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A common problem is the use of page-relative on-page links ( e.g. <img src="image.gif"> as opposed to <img src="/image.gif"> ) combined with a failure to recognize and rewrite those links in the logic used to map subdomains to (sub)directories. Therefore, it's possible that the image requests in this case are being resolved to an improper filepath, and that that filespace is off-limits to HTTP requests.
The problem isn't anywhere as complicated as it sounds; This description is generalized and based on incomplete knowledge of the problem, and as such, can't be mcuh more specific or be put much more simply. The error log will likely be quite helpful in focusing the investigation.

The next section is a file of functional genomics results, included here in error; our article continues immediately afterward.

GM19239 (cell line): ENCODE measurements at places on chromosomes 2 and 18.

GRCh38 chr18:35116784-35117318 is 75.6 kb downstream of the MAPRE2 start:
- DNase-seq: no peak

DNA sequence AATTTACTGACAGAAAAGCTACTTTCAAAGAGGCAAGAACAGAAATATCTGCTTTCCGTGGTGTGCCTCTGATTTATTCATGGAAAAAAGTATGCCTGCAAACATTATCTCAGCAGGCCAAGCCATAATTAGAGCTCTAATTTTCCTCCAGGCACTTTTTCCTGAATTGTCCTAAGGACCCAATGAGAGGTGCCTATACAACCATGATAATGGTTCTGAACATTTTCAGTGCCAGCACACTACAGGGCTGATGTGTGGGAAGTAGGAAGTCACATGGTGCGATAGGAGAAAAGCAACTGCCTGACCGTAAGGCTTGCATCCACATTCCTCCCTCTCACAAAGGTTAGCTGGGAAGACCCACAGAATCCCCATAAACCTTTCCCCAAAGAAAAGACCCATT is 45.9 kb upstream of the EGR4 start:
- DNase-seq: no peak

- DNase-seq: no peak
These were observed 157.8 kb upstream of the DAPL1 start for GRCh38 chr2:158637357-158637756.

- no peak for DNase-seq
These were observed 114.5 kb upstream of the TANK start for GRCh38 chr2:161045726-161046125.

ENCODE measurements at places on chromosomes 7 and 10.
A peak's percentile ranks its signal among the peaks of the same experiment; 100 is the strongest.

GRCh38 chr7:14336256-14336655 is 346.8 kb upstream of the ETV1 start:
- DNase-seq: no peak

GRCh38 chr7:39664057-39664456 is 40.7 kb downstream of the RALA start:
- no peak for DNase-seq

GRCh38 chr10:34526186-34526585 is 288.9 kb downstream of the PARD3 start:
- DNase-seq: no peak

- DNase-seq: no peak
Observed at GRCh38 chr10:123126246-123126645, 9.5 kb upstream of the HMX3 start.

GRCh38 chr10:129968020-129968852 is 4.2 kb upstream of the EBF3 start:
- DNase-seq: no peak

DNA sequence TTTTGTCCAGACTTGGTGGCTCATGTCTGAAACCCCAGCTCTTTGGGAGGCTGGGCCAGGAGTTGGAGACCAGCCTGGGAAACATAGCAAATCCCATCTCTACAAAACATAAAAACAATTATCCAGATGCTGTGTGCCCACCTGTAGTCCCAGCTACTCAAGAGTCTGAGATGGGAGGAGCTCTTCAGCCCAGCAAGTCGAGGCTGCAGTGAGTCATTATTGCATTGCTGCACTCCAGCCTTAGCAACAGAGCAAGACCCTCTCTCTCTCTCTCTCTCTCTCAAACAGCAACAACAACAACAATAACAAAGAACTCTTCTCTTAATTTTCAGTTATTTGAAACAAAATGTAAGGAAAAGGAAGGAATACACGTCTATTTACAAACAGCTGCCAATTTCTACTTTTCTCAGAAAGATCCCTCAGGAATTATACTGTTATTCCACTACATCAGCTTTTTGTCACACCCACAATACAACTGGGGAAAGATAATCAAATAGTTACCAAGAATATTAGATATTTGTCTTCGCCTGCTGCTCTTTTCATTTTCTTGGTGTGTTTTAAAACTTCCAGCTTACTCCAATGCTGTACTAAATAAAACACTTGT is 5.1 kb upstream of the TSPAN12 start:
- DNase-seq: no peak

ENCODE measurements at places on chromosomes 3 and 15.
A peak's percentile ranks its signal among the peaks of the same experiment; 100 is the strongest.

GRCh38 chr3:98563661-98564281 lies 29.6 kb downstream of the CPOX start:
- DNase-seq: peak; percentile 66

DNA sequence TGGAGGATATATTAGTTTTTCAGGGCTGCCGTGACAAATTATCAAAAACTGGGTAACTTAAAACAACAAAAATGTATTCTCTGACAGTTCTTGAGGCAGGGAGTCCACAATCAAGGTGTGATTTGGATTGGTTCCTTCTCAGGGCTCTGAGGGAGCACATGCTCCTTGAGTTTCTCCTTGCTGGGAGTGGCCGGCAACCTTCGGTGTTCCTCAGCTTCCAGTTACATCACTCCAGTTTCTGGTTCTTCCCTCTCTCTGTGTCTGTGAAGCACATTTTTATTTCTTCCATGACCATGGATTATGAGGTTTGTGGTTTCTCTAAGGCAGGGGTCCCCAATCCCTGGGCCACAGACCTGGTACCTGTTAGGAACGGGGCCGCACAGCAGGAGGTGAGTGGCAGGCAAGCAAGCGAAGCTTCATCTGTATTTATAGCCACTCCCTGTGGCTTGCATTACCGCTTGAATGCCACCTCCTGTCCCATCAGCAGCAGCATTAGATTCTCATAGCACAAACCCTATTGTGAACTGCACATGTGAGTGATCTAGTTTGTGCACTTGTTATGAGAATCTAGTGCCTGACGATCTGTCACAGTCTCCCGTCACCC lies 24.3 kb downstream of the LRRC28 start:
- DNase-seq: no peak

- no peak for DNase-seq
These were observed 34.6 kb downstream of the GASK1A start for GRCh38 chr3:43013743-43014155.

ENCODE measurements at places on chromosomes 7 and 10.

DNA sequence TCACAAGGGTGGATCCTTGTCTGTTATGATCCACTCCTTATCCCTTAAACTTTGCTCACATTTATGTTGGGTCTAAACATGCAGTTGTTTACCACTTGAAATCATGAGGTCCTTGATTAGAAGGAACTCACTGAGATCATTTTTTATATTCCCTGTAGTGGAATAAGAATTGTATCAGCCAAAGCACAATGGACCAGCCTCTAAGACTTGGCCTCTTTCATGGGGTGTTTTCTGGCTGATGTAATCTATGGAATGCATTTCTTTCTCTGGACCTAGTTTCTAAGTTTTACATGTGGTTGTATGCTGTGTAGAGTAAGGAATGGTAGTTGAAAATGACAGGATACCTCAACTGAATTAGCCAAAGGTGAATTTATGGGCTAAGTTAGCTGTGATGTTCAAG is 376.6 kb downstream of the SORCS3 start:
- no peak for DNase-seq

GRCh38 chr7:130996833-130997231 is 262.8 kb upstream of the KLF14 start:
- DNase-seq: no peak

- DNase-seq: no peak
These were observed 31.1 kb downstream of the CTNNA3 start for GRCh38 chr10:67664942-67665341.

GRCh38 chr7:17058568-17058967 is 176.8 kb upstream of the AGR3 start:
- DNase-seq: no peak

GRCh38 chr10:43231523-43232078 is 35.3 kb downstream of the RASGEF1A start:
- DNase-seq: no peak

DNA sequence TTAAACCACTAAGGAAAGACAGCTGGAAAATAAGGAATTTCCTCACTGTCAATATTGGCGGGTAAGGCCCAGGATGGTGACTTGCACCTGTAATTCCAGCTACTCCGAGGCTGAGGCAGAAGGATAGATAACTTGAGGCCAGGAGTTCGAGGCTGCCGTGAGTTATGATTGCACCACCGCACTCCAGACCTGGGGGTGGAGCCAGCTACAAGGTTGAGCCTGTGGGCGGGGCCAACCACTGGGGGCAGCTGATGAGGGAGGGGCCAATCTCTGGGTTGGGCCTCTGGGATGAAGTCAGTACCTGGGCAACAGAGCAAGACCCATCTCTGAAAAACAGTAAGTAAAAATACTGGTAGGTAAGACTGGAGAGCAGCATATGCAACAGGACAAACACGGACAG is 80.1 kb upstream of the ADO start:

Log into your site using FTP, and try navigating UP from your top-level domain. If you can get to other people's sites by doing that, then it's time to find a new host. Otherwise, you're just hacker-bait...
Back to your original question, you might want to check to see if you have anti-hotlinking code in your .htaccess file, or "hotlinking protection" enabled in your control panel. It may be that for the "site" where the image exists, the other site is considered an "external site" and therefore is not allowed to refer the image request.